Cisco's Ullal Talks Optical Future

ANAHEIM, Calif. -- OFC 2002 -- It's a tough job and she's going to do it.

That's the impression one gets from speaking to Jayshree Ullal, Cisco Systems Inc.'s (Nasdaq: CSCO) group VP of optical networking. Ullal took the post in August 2001 after Cisco restructured its management team and when her predecessor, Carl Russo, took on a more strategic role (see Reorg Rips Through Cisco's Ranks).

Ullal came to Cisco after it acquired Crescendo Communications in 1993. She eventually took on the role of VP and general manager of Cisco's enterprise business, where the LAN switching business grew from $0 in 1993 to a $7 billion annual run rate in 2000.

In 2000, Ullal went on a nine-month sabbatical. She returned to Cisco in 2001 to work on a stealth project until the company restructured. Since she's taken on her new role, Ullal says she's resigned from the several startup company board positions that she had held.

So why did Cisco give the job of getting its optical products to carriers to someone who used to sell LAN gear to enterprises? Ullal says she sees optical networking as a new market and her forte is taking advantage of new markets. "In 1993, it wasn't obvious that Cisco would be the enterprise [switching] leader. It took about four years of heavy lifting for that to happen. It's the same situation here.

"I've gained a reputation within Cisco as someone who can't hit her forecasts. Whenever I'd put out a forecast [in LAN switching business], we always exceeded it. I'd like to have that problem here."

Ullal also came to Cisco with an acquisition and has helped it acquire other companies. Hmmm, let's see... What might that mean?

On the subject of expansion, Ullal says Cisco is committed to the metro core space, though it doesn't currently have a product offering there to compete with Ciena Corp.'s (Nasdaq: CIEN) CoreDirector. "There's a whole evolution going on in that space to multiservice switching and grooming capabilities. We look forward to participating in that evolution either through internal development, externally [via acquisitions], or through a combination of both." (See Cisco's Appetite for Startups Shifts.)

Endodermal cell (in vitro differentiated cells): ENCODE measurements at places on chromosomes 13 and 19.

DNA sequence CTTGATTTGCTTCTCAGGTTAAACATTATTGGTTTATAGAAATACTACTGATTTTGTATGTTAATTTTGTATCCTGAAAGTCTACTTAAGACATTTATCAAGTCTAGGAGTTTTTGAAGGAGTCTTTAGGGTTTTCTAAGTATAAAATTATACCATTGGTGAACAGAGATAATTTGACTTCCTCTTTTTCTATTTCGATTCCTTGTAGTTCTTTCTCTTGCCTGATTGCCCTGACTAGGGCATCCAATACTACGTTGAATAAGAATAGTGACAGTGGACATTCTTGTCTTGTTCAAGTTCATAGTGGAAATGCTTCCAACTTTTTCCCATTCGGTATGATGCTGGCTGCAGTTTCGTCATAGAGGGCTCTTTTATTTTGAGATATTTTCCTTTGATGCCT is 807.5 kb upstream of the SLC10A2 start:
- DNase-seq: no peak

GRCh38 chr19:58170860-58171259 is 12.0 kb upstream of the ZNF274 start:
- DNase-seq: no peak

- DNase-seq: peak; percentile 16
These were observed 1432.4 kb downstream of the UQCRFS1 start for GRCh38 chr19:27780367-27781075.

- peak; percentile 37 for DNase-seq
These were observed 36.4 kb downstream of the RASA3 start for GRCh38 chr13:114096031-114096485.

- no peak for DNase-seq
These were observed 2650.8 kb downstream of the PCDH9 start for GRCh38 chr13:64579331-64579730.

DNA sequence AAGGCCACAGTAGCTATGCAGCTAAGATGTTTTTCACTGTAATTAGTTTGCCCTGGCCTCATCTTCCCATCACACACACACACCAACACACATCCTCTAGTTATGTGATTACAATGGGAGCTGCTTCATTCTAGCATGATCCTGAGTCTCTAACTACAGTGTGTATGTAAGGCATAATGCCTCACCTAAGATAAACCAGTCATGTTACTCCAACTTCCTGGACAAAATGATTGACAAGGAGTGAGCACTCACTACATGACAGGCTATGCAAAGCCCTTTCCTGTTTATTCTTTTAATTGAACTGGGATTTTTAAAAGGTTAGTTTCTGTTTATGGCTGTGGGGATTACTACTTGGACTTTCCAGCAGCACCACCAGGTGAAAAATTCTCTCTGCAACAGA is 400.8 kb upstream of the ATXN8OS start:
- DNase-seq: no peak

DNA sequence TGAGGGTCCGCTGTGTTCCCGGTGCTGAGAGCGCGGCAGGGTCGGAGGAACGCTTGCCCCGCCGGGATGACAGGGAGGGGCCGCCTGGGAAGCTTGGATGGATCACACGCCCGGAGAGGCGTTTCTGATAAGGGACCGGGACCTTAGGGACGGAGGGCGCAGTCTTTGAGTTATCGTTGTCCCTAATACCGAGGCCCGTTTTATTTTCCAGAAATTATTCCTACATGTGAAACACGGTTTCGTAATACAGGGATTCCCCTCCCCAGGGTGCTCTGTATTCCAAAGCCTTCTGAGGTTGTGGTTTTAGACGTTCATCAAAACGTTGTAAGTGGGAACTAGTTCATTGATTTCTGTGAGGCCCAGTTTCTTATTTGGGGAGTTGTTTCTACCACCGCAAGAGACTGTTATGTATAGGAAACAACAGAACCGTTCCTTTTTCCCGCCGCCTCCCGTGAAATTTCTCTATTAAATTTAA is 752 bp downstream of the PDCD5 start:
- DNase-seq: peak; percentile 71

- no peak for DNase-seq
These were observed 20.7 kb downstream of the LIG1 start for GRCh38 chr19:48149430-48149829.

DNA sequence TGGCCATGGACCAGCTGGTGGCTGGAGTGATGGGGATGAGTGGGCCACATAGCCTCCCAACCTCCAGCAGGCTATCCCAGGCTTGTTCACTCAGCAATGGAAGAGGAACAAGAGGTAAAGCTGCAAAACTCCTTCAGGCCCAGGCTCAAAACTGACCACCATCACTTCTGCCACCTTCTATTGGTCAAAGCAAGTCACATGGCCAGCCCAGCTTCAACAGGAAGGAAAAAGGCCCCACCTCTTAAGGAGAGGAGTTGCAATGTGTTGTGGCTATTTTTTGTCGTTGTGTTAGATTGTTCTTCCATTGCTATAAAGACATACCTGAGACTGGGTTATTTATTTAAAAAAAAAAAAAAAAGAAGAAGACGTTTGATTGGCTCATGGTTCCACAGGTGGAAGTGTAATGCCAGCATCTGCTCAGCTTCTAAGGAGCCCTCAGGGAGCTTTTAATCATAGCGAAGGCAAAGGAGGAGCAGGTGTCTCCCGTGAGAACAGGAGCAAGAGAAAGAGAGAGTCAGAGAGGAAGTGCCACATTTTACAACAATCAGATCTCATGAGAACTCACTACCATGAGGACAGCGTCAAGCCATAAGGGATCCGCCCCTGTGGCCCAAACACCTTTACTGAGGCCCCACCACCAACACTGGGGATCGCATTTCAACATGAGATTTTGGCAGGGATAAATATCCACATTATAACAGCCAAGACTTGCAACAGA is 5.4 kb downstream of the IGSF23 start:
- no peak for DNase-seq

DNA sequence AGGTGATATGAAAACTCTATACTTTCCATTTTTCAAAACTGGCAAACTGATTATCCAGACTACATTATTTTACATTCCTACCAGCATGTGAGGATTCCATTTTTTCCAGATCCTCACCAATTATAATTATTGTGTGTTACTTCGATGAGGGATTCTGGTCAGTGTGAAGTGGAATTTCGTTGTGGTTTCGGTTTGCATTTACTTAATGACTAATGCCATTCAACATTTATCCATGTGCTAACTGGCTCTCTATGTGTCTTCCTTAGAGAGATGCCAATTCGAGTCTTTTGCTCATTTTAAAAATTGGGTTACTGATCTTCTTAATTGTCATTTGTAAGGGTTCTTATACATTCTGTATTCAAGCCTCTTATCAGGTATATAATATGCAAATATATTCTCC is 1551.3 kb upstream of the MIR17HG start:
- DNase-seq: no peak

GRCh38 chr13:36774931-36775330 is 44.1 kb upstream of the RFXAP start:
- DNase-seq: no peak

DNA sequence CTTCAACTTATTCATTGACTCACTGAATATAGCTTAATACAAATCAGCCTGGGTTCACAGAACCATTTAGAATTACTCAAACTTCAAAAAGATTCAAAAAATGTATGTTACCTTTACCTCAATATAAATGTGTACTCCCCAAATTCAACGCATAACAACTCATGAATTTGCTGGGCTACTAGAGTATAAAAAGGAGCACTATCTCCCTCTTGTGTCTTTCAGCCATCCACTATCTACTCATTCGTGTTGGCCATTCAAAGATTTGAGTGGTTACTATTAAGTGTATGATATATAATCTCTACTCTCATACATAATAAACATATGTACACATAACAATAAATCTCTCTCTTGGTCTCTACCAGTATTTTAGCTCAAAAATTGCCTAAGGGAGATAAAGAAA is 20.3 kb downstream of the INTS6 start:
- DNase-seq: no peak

Of course, the subject of carrier spending came up. Ullal's take is in line with the rest of the industry's constant temperature taking. "I can't define for you how short term [the carrier spending drought] is. For optical networking and for Cisco, 2002 is a rebuilding year."

Ullal says Ciena's pending merger with ONI Systems Inc. (Nasdaq: ONIS) makes "textbook sense... Ciena has a great presence in the core and ONI has a good presence in metro DWDM. But time will tell whether the textbook sense translates into textbook execution... Ciena's and ONI's emphasis is on transport. But the carriers are emphasizing delivery of multiple services."

Cisco CEO John Chambers has said Cisco aspires to be number one or number two in all the markets in which it competes. Ullal draws a distinction between those areas where Cisco aims to be number one and those where it still needs to complete its portfolio. "Do we want to be number one or number two in the metro, next-generation Sonet space? Absolutely. We think we're already there. Do we want to be number one or two in the metro DWDM space? Absolutely. There the definition is changing from pure point products to multiservice DWDM products.

"Do I think we can be number one in the long-haul anytime soon? No. Given the condition of the market right now, we'd rather be number one or two in the hot new markets, such as the metro product areas. In the long haul, it is less about being number one or two and more about completing our portfolio. Our product may be number one or two, but we're pragmatic about being the top one in market share, unless we start building line cards for Lucent and Ciena."

Ullal took on a couple of rumors that had been circulating about Cisco. She says the company has no investment in Calix Networks, an optical access company where Cisco's Russo is chairman of the board.

She also confirmed that many of Cisco's metro products are indeed named after car engines. (The ONS 15454, for instance, was named for Chevy's 454 motor.) "I love it. It shows that [the developers] have a passion that goes beyond technology."

Even many of the product code names have links to the automotive world, Ullal says. The recent four-port Gigabit Ethernet line card for the ONS 15454, for instance, was code-named "Carrera."

"Would I have done that? No. But I'll go with the flow."

— Phil Harvey, Senior Editor, Light Reading
http://www.lightreading.com For more information on OFC 2002, please visit: www.nottheofc.com

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gumbydammit 12/4/2012 | 10:45:23 PM
re: Cisco's Ullal Talks Optical Future >> in the near future you spewed forth....

>> So where exactly does the 15454 have market share? How many network elements have they sold?

So you're are saying you have no idea, was it *you* calling someone else here uninformed? I see...

>> I don't drink coffee, can't stand Nortel, and hope your Cisco options aren't too far underwater.